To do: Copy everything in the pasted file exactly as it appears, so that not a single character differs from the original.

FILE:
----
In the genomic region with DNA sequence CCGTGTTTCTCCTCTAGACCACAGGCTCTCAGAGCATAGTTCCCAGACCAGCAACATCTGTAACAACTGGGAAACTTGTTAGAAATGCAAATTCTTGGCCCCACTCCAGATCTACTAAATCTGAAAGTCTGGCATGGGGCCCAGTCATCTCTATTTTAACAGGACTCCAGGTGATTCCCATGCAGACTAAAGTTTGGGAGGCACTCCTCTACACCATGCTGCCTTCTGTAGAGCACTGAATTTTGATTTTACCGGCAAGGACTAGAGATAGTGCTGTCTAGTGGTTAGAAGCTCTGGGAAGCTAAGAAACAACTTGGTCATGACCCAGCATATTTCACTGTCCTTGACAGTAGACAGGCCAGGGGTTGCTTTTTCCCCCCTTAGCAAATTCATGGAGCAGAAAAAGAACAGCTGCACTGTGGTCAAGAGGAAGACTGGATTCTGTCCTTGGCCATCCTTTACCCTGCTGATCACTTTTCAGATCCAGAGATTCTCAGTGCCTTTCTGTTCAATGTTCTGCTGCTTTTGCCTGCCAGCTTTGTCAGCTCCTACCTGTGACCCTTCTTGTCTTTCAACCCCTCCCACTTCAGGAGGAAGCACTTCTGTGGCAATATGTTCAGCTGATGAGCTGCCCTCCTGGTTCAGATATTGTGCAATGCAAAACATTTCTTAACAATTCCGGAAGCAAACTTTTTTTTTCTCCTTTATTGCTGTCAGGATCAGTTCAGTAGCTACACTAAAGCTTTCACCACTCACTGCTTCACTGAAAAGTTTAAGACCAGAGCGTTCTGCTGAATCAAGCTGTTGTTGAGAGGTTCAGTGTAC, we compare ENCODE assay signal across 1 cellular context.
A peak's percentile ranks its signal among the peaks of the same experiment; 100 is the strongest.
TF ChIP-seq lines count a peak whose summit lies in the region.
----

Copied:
In the genomic region with DNA sequence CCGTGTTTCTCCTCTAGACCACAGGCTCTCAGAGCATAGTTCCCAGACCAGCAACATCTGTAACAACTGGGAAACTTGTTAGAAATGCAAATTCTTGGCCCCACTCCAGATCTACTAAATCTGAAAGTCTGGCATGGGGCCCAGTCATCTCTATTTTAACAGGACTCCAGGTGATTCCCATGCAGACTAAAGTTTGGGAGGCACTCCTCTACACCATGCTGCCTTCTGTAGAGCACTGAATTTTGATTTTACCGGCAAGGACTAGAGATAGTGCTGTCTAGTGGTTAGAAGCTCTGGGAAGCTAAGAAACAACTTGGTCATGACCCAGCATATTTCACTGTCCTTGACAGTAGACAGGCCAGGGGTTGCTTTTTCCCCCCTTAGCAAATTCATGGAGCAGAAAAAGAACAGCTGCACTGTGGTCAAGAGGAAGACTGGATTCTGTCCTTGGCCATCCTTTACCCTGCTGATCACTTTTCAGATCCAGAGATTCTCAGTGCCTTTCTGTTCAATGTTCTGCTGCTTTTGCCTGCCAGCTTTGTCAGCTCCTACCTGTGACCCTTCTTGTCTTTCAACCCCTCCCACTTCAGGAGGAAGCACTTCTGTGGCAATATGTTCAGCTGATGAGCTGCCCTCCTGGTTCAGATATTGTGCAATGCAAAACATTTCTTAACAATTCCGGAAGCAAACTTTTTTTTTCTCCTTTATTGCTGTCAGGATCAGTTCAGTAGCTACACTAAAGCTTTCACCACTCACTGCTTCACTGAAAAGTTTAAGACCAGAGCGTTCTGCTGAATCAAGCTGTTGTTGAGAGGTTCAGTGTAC, we compare ENCODE assay signal across 1 cellular context.
A peak's percentile ranks its signal among the peaks of the same experiment; 100 is the strongest.
TF ChIP-seq lines count a peak whose summit lies in the region.